Let your wallets do the talking!
That’s the call from the head of the Barbados Manufacturers’ Association (BMA) to Barbadians amidst a recent move by St Lucia to impose a 70 per cent duty on products coming from more developed countries, as the chairman of the Barbados Private Sector Association (BPSA), Alex McDonald, urged consumers to buy local.
Executive director of the BMA, Bobbi McKay, told Barbados TODAY it was time Barbadians “wake up” and support more locally manufactured products. However, she stopped short of calling for a boycott of products out of the neighbouring Caribbean island.
Last week, St Lucia instituted the high duties that would affect products such as brewed beverages, solar water heating systems and aerated beverages manufactured in Barbados. Already, Banks Holdings Limited (BHL) says it is feeling the effects and could lose the St Lucia market for its Banks beers and Tiger Malt products.
McKay said while she understood that countries that still considered themselves less developed countries in the OECS had a right to impose duties on items from more developed countries, now was not the time for such duties given the current recession.
And while there was not much she could do in her capacity at the moment, McKay said she would continue to “quietly lobby” against the move.
“Barbadians can lobby with us,” said McKay “Barbadians can speak with their wallets. St Lucia sells us over $5 million in beer per year. We welcome everything into Barbados with open arms . . . the only way we can speak right now is with our wallets,” she added.
Asked if she was suggesting a boycott McKay would only say: “Why not?”
She added, however: “Until we can solve this, we have to do whatever we can. It is about Barbadian jobs. We have been saying this for a long time and Barbadians really have not been listening until each time we get a crisis they sit up and say, ‘Oh I understand’.”
She said besides supporting locally manufactured products “the best solution” at the diplomatic level was for countries that considered themselves less developed to “graduate”.
“Our point is, back in 1973 and 1974 I could understand the need for lesser developed country status but right now we are truly all on the same level playing field. We are all in the recession and experiencing challenges. The companies that are being protected in the OECS are not small mom and pop operations, they are large multinationals that are being sheltered by the OECS,” McKay charged.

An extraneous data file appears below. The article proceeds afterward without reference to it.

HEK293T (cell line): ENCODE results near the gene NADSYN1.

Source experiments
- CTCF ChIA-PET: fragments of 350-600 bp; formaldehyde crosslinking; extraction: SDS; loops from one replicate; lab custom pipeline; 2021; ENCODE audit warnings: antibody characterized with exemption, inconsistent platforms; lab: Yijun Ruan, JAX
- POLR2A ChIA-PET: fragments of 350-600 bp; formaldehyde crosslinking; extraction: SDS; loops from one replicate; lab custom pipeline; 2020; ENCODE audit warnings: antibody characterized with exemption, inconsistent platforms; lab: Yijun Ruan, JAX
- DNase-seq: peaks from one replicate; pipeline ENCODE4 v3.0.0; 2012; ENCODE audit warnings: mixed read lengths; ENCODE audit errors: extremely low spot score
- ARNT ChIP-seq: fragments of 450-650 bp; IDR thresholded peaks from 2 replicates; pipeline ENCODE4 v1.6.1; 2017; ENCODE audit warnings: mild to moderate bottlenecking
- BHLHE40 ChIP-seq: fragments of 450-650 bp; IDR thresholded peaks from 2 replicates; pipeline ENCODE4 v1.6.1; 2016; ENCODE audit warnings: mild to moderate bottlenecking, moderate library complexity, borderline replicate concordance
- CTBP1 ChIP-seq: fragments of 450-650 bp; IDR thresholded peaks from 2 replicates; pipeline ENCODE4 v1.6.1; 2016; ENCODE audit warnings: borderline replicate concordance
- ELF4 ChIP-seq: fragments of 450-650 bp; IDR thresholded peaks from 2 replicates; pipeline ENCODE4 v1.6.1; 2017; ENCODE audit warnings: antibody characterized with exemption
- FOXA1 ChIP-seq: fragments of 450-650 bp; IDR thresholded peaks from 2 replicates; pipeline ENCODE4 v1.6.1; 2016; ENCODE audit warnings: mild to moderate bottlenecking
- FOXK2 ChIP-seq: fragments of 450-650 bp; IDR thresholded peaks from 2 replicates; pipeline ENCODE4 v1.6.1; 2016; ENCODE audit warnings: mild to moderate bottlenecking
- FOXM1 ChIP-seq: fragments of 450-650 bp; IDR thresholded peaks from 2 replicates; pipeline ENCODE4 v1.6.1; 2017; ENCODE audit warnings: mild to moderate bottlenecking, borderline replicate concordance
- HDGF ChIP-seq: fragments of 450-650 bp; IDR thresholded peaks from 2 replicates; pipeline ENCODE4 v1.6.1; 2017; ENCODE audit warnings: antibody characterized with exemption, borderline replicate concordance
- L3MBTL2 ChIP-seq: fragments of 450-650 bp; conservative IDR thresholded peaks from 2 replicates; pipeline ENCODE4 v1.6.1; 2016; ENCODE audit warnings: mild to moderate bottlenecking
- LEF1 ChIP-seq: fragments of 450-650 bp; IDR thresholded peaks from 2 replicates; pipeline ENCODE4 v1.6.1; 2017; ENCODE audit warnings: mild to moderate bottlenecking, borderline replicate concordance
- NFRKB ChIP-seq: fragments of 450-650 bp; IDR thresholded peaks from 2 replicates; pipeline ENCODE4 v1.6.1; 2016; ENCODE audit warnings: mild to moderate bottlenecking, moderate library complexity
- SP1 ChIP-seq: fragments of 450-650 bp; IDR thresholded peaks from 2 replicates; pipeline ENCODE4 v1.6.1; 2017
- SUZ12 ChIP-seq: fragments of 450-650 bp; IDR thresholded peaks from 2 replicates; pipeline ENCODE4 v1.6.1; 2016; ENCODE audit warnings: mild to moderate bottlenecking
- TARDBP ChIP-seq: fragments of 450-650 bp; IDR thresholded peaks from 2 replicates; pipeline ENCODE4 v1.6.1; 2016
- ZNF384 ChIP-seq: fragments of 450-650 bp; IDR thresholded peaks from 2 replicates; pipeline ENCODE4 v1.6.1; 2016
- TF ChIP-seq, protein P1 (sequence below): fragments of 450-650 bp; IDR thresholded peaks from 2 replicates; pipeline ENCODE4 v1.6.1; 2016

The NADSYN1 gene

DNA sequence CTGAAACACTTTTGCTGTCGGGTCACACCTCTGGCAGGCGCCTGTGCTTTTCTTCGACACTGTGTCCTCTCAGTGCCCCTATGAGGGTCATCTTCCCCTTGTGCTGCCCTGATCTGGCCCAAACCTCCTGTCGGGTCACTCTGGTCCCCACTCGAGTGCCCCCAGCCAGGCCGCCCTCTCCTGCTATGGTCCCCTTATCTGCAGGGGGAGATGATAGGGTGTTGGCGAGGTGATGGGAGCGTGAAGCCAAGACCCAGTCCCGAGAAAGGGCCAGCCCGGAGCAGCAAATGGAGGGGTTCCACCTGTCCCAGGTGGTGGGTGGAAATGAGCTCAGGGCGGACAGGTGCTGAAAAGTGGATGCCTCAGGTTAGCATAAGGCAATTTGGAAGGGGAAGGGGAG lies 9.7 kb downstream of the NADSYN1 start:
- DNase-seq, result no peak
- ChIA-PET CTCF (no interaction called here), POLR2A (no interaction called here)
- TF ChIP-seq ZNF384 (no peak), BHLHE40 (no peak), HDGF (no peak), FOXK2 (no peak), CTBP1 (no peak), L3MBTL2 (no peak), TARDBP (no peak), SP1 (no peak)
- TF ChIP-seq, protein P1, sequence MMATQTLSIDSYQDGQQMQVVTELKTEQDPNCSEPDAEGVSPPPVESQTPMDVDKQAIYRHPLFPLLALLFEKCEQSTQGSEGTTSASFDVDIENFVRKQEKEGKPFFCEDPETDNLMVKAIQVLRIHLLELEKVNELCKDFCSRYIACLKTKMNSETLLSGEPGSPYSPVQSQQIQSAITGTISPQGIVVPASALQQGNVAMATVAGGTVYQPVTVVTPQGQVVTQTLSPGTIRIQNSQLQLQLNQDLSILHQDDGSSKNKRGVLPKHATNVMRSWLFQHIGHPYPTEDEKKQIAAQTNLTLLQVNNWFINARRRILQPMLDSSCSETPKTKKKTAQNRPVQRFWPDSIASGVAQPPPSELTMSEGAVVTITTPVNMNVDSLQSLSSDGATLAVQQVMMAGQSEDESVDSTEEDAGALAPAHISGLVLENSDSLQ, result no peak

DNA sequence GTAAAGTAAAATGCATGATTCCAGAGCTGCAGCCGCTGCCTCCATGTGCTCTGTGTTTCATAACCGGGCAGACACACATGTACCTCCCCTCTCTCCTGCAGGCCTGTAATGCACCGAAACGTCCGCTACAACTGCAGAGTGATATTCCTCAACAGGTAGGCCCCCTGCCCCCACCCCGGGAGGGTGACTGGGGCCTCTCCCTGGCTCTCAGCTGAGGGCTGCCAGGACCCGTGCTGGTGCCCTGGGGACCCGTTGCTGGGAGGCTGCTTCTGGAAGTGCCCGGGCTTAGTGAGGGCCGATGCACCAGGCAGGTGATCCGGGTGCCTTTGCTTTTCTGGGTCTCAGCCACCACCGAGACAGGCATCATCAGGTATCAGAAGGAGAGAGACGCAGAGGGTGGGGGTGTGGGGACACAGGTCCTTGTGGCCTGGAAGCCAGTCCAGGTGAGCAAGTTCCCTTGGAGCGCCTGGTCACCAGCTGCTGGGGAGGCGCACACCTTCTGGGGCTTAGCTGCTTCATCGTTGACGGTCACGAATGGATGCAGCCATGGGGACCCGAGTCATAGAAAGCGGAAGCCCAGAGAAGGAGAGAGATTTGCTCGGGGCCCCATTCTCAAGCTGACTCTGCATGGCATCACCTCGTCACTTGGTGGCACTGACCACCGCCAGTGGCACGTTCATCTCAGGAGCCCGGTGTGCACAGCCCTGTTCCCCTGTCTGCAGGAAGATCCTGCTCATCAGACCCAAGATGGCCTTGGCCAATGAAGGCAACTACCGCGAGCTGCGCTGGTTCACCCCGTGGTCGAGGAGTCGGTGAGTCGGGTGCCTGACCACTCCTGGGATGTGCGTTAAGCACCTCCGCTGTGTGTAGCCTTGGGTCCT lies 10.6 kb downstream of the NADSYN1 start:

“Other counties in the region understand the importance of protecting local jobs. We don’t. We want to show we have a certain lifestyle and we want anything we see on television but we do not look at the impact on jobs when we make those decisions,” said McKay.
Meanwhile McDonald expressed alarm at the recent move by St Lucia and told a press conference today that Barbadians should realize the need for greater support of locally made products.
“My view is a very simple one I understand that commerce must be done and we encourage everybody who does that, but there does come a time when you have to say let us support our own even more. I don’t think that our Private Sector Association is one for counter tariffs and counter this. I think our positive way is let us support our own even more. We have the capacity to say we will pass on that brew for now and we will support our own . . . . While the negotiations are being done I would encourage all of those who are minded to support our own,” explained McDonald.
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